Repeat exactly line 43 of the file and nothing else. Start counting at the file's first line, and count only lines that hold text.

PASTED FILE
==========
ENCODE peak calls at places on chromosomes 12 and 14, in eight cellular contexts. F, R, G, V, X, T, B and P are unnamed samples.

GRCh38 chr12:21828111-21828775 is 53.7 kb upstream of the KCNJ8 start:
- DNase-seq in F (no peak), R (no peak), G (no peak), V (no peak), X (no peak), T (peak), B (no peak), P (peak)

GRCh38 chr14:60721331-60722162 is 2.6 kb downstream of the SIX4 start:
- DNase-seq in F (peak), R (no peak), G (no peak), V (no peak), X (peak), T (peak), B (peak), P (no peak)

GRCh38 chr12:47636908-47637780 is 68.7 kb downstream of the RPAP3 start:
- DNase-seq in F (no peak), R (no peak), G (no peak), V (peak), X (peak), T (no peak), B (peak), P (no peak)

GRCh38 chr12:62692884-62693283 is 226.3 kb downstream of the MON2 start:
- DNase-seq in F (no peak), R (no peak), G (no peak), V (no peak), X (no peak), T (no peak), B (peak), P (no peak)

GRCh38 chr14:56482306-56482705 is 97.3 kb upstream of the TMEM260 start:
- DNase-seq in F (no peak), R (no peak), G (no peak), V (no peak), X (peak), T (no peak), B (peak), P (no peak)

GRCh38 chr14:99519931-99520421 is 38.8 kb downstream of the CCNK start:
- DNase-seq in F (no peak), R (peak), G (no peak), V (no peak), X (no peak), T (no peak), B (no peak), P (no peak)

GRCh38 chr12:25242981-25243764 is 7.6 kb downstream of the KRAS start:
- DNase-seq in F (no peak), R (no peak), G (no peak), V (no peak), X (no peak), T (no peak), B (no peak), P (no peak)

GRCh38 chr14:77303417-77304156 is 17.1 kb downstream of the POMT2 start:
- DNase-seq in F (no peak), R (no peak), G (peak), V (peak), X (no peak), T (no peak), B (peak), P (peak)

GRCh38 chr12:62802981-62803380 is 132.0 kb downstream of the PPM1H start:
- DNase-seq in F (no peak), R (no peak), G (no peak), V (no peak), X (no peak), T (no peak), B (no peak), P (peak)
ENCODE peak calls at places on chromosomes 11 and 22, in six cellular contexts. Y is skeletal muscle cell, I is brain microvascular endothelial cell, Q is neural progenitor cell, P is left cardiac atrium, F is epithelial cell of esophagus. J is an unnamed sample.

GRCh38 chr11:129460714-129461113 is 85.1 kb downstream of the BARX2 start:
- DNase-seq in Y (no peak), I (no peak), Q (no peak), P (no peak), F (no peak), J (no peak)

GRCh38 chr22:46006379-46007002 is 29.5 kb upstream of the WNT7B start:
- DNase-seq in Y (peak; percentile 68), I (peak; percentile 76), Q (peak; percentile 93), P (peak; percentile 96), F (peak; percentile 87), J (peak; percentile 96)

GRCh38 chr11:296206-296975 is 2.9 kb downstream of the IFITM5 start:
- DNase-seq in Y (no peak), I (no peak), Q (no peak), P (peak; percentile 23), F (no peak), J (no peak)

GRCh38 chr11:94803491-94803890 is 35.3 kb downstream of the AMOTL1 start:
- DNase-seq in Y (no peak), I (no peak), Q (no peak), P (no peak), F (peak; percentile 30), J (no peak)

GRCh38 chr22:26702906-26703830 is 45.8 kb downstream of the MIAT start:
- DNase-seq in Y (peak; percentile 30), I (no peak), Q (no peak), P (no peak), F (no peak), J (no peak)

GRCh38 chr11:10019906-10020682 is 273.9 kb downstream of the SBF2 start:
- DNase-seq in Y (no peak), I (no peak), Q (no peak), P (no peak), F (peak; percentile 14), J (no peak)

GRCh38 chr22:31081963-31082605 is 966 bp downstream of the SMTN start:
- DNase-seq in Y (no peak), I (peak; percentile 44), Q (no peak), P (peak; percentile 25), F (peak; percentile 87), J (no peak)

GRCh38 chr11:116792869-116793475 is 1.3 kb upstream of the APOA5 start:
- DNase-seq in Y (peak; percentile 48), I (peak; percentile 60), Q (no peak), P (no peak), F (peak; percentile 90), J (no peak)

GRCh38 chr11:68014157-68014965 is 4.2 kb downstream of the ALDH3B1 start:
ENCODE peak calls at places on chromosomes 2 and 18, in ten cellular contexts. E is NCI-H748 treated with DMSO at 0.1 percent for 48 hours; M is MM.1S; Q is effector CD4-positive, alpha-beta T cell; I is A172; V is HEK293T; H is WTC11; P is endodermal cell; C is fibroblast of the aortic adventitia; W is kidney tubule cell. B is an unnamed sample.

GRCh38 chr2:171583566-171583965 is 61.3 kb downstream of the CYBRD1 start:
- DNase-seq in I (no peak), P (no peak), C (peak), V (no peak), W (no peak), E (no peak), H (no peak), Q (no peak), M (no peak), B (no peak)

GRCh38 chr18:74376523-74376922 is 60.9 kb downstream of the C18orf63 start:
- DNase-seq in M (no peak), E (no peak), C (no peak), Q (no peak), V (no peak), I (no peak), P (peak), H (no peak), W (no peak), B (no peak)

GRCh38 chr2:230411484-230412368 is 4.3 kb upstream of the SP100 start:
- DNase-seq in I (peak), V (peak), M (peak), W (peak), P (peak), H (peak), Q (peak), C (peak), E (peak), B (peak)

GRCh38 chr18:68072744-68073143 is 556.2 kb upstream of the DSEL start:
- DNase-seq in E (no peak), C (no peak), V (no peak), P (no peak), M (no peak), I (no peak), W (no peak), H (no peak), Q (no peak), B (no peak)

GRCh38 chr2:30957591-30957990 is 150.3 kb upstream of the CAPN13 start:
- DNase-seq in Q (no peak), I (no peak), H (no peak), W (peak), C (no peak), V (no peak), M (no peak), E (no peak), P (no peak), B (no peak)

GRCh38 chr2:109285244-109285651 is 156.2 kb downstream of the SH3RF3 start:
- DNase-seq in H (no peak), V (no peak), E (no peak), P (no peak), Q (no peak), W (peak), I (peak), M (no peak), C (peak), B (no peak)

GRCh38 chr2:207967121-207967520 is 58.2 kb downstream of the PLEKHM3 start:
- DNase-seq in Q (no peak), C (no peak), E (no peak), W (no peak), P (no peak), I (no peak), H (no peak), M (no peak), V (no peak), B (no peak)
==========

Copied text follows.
GRCh38 chr2:230411484-230412368 is 4.3 kb upstream of the SP100 start: